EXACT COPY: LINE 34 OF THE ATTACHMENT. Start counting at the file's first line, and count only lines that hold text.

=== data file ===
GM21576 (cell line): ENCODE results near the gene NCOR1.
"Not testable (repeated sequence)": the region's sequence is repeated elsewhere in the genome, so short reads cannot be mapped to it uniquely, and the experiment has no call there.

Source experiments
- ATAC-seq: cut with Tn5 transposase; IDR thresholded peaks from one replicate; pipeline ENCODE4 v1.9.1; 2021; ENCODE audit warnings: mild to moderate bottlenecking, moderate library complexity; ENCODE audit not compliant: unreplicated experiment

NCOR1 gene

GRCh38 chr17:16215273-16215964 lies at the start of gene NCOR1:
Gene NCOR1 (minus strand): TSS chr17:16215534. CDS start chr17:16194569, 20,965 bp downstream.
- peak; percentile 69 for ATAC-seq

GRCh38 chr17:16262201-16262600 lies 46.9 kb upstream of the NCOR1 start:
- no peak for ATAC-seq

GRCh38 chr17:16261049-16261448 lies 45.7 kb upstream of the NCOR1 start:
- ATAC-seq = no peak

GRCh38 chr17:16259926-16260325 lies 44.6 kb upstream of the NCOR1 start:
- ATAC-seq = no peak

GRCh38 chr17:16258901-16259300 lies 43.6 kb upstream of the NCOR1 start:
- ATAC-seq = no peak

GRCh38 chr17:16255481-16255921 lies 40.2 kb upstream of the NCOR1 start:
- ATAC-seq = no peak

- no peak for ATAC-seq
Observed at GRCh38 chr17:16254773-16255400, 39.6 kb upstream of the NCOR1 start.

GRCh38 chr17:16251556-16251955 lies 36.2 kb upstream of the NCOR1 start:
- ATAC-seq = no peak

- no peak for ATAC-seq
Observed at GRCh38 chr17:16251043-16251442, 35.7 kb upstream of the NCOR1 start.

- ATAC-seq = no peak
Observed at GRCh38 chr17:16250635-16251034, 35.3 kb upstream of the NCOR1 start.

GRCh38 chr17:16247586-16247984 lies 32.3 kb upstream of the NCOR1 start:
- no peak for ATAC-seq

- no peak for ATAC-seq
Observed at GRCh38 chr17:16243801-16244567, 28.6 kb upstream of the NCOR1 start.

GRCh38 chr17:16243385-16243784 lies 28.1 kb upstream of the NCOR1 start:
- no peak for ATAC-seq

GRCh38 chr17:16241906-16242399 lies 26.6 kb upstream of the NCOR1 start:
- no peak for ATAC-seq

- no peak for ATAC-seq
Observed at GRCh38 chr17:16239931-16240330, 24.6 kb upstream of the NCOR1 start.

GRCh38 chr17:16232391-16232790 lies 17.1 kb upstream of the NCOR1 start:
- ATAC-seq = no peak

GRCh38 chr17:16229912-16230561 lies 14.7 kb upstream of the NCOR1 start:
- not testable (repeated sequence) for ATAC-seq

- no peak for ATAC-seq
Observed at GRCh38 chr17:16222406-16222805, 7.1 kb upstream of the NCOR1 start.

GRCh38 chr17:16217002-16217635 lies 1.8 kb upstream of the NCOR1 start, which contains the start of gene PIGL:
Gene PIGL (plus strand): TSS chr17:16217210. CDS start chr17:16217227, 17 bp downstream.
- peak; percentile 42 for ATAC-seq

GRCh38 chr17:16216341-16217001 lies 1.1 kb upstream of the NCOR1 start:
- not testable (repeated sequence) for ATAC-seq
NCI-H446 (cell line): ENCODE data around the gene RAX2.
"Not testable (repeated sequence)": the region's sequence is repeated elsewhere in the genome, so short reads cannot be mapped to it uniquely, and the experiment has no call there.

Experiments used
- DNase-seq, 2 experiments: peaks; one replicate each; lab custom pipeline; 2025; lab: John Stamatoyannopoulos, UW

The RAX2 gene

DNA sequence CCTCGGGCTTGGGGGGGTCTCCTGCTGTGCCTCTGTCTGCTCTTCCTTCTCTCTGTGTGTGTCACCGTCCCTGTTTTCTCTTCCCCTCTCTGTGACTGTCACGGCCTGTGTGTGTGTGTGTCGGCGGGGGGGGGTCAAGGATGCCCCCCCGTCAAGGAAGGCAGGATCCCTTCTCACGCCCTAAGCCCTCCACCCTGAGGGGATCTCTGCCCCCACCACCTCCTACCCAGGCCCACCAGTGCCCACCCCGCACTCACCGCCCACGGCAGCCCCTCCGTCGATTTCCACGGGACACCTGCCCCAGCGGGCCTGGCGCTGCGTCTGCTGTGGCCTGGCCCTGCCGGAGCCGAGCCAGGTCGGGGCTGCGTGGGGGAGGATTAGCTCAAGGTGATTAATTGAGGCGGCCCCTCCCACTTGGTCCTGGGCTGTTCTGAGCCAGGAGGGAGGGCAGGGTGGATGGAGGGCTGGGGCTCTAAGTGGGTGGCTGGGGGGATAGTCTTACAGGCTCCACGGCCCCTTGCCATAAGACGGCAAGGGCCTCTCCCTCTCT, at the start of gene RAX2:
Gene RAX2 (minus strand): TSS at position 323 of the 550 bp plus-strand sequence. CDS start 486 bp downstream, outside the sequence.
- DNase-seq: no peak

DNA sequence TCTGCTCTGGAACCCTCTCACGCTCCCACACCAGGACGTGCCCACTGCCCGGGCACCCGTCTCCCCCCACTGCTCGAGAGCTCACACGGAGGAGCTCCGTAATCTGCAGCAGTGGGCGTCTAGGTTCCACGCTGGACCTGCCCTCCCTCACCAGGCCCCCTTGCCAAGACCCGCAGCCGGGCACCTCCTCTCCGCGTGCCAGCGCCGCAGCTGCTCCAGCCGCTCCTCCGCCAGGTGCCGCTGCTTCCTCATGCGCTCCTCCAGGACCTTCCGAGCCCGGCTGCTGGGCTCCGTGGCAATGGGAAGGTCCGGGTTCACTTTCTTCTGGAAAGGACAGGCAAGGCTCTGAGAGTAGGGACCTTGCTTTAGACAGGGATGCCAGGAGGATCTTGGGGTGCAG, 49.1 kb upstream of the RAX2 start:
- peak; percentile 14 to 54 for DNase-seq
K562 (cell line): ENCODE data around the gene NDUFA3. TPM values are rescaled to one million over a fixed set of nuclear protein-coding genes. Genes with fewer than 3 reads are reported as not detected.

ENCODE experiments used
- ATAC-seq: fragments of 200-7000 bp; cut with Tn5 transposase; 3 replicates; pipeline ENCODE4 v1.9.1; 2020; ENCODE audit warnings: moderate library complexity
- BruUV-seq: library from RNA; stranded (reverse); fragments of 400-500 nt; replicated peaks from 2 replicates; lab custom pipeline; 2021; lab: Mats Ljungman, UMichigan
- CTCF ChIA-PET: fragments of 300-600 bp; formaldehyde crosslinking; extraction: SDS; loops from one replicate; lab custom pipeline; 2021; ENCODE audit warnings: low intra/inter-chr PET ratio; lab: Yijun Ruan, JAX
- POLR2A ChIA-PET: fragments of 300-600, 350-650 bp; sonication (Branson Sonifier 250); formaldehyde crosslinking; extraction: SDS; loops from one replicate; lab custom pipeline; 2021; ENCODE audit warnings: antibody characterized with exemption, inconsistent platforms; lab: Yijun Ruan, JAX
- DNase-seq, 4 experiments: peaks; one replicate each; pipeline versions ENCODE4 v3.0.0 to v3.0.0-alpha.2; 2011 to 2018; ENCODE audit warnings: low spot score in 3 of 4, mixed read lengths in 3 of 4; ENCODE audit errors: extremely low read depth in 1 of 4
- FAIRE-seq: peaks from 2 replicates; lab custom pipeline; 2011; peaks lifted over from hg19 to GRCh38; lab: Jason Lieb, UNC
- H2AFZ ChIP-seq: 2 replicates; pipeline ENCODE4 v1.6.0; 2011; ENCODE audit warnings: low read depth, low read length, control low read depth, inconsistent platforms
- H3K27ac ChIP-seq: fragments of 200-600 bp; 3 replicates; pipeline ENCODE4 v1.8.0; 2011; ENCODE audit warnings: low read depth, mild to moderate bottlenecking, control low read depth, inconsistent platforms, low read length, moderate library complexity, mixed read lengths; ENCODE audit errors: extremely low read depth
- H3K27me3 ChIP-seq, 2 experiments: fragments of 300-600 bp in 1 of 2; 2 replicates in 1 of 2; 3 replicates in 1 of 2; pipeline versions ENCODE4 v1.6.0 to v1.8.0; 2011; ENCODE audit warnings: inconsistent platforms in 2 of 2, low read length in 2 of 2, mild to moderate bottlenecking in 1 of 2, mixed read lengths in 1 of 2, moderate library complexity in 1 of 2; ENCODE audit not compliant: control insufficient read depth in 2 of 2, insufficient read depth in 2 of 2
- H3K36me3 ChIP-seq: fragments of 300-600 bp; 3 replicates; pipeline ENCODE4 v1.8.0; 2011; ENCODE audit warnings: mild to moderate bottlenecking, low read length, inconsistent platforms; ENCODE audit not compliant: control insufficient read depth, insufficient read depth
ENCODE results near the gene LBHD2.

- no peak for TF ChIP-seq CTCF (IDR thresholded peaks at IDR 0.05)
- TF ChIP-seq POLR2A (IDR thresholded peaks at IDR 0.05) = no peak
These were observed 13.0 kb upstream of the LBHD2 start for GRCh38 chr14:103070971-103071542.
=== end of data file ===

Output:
- no peak for ATAC-seq